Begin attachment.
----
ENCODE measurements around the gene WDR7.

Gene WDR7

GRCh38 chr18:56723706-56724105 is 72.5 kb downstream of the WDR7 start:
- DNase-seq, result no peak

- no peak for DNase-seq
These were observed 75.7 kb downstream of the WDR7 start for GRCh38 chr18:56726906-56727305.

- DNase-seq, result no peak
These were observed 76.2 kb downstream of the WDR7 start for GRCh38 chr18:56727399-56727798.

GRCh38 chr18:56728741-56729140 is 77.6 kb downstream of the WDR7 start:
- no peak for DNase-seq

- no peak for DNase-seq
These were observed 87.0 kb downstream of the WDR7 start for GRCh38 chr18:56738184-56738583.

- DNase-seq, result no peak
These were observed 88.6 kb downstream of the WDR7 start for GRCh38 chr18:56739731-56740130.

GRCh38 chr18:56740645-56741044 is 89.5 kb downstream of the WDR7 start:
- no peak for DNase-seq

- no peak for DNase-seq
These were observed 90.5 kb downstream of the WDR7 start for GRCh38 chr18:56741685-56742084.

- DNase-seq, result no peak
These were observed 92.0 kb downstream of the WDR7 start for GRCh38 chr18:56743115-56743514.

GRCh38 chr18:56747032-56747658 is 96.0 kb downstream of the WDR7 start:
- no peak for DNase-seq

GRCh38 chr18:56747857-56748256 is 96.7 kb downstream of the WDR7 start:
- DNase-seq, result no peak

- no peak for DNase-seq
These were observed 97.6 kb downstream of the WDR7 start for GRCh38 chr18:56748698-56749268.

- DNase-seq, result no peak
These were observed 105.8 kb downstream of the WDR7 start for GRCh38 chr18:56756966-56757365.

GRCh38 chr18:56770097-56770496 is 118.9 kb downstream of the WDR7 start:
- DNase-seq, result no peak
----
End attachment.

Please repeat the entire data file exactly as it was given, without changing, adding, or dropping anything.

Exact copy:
ENCODE measurements around the gene WDR7.

Gene WDR7

GRCh38 chr18:56723706-56724105 is 72.5 kb downstream of the WDR7 start:
- DNase-seq, result no peak

- no peak for DNase-seq
These were observed 75.7 kb downstream of the WDR7 start for GRCh38 chr18:56726906-56727305.

- DNase-seq, result no peak
These were observed 76.2 kb downstream of the WDR7 start for GRCh38 chr18:56727399-56727798.

GRCh38 chr18:56728741-56729140 is 77.6 kb downstream of the WDR7 start:
- no peak for DNase-seq

- no peak for DNase-seq
These were observed 87.0 kb downstream of the WDR7 start for GRCh38 chr18:56738184-56738583.

- DNase-seq, result no peak
These were observed 88.6 kb downstream of the WDR7 start for GRCh38 chr18:56739731-56740130.

GRCh38 chr18:56740645-56741044 is 89.5 kb downstream of the WDR7 start:
- no peak for DNase-seq

- no peak for DNase-seq
These were observed 90.5 kb downstream of the WDR7 start for GRCh38 chr18:56741685-56742084.

- DNase-seq, result no peak
These were observed 92.0 kb downstream of the WDR7 start for GRCh38 chr18:56743115-56743514.

GRCh38 chr18:56747032-56747658 is 96.0 kb downstream of the WDR7 start:
- no peak for DNase-seq

GRCh38 chr18:56747857-56748256 is 96.7 kb downstream of the WDR7 start:
- DNase-seq, result no peak

- no peak for DNase-seq
These were observed 97.6 kb downstream of the WDR7 start for GRCh38 chr18:56748698-56749268.

- DNase-seq, result no peak
These were observed 105.8 kb downstream of the WDR7 start for GRCh38 chr18:56756966-56757365.

GRCh38 chr18:56770097-56770496 is 118.9 kb downstream of the WDR7 start:
- DNase-seq, result no peak